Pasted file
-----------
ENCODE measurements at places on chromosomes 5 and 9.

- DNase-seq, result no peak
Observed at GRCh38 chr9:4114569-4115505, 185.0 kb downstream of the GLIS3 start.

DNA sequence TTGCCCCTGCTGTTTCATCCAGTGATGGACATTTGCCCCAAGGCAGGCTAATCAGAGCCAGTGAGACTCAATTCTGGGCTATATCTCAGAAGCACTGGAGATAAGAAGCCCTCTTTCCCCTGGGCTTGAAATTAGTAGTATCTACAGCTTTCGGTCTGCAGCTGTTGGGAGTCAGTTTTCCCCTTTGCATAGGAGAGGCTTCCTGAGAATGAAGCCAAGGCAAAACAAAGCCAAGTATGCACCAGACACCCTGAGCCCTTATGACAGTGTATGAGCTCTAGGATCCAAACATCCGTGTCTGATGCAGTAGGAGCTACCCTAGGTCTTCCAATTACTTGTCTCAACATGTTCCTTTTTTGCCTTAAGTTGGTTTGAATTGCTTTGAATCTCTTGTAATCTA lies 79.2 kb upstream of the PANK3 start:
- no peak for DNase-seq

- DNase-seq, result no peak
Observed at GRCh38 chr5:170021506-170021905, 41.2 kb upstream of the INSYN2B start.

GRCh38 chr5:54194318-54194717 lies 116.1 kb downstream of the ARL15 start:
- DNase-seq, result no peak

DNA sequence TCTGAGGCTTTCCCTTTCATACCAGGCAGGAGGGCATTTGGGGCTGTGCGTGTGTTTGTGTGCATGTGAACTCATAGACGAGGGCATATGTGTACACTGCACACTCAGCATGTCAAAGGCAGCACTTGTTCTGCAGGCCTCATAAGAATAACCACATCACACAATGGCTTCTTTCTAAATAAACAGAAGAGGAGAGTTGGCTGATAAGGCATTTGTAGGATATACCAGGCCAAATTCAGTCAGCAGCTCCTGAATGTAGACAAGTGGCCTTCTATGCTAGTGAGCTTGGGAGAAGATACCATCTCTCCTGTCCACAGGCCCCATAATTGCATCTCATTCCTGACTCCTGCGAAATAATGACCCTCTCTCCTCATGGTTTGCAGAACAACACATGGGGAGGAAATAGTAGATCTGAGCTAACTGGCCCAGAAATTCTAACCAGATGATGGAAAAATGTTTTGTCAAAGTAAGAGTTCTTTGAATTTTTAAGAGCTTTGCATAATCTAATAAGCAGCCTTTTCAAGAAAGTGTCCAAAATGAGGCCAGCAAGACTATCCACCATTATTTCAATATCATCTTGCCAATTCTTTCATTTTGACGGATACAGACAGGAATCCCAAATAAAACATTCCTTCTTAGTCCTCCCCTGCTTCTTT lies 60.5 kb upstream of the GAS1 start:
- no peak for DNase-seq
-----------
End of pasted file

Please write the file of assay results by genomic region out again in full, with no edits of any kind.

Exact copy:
ENCODE measurements at places on chromosomes 5 and 9.

- DNase-seq, result no peak
Observed at GRCh38 chr9:4114569-4115505, 185.0 kb downstream of the GLIS3 start.

DNA sequence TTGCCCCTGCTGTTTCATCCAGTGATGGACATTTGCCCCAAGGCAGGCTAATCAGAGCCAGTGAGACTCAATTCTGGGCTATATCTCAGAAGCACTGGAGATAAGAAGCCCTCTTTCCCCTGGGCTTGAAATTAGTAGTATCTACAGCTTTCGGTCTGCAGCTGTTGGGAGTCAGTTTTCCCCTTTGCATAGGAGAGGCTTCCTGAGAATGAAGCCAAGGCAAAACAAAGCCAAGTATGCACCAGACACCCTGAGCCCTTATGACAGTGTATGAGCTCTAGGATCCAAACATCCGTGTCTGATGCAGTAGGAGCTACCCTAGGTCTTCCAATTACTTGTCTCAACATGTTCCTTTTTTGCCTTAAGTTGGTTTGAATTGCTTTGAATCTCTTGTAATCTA lies 79.2 kb upstream of the PANK3 start:
- no peak for DNase-seq

- DNase-seq, result no peak
Observed at GRCh38 chr5:170021506-170021905, 41.2 kb upstream of the INSYN2B start.

GRCh38 chr5:54194318-54194717 lies 116.1 kb downstream of the ARL15 start:
- DNase-seq, result no peak

DNA sequence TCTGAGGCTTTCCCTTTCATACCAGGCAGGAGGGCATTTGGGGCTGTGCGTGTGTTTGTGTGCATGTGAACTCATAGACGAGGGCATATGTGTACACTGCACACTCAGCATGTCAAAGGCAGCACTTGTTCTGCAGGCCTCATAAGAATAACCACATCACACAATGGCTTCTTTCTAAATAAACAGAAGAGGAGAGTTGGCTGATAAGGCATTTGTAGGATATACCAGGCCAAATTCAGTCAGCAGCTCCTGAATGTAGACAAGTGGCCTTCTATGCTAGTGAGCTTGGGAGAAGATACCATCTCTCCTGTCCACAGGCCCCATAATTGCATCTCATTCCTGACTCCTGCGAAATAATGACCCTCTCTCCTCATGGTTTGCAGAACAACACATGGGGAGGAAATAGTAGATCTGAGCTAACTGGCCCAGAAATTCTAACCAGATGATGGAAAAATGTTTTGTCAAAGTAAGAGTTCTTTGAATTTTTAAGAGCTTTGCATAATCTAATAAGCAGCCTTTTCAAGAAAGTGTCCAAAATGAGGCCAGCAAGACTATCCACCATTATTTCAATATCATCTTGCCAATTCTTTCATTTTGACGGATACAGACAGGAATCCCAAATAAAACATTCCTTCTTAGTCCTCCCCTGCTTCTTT lies 60.5 kb upstream of the GAS1 start:
- no peak for DNase-seq